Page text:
Former Australia captain Michael Clarke thinks some of his former teammates have been "like a tumour" on cricket – but has insisted he never called Shane Watson "a cancer". The 35-year-old was the central figure in numerous controversies during his 115-Test career and his relationship with Watson has been a source of much speculation in recent years.

The duo played together extensively at international level, but there were regular rumours that they did not see eye-to-eye on and off the cricket field. Those suggestions were escalated in 2013 when former Australia coach Mickey Arthur said, in leaked court documents, that Clarke had called Watson "a cancer" on the side.

Asked about those rumours on Australian Channel Nine's 60 Minutes programme, the 50-over World Cup and Ashes-winning captain said: "No, I didn't say that." Clarke added: "I said that there is a number of players, a group in this team at the moment, that are like a tumour and if we don't fix it, it's going to turn into a cancer."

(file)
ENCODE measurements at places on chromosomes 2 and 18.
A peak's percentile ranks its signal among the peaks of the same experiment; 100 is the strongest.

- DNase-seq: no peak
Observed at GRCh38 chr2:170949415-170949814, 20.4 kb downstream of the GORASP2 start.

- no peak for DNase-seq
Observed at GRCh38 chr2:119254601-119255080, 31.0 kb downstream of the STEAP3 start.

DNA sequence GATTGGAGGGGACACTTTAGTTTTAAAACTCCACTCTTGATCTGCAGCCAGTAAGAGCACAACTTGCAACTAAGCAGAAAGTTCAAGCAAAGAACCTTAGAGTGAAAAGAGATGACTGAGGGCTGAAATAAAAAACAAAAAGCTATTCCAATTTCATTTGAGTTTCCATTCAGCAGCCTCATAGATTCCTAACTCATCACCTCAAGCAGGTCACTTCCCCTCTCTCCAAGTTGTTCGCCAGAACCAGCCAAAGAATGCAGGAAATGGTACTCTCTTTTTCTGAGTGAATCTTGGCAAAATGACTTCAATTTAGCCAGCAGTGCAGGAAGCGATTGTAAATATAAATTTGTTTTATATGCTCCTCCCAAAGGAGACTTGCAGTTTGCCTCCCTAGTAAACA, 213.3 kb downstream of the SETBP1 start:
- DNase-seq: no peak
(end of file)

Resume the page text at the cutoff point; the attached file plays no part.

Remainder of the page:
Asked if that applied to Watson, his former vice-captain, Clarke admitted: "Shane was one of those players, yes."

Meanwhile, Clarke – who retired from the sport in 2015 – revealed his attitude towards cricket changed in light of Phil Hughes' death in November 2014. The left-handed batsman, who was a close friend of Clarke, was struck by a bouncer at the Sydney Cricket Ground and died a few days later.

Clarke revealed that Hughes' passing led him to consider his own safety on the cricket field for the first time in his career. "I guess I probably tried to tell myself that there was a chance he'd be OK," Clarke shared. "But I think I knew there wasn't. I spent the whole night talking to him. That breaks my heart the most. It was always hard to play cricket after that. I felt fear for the first time in my life when I played cricket."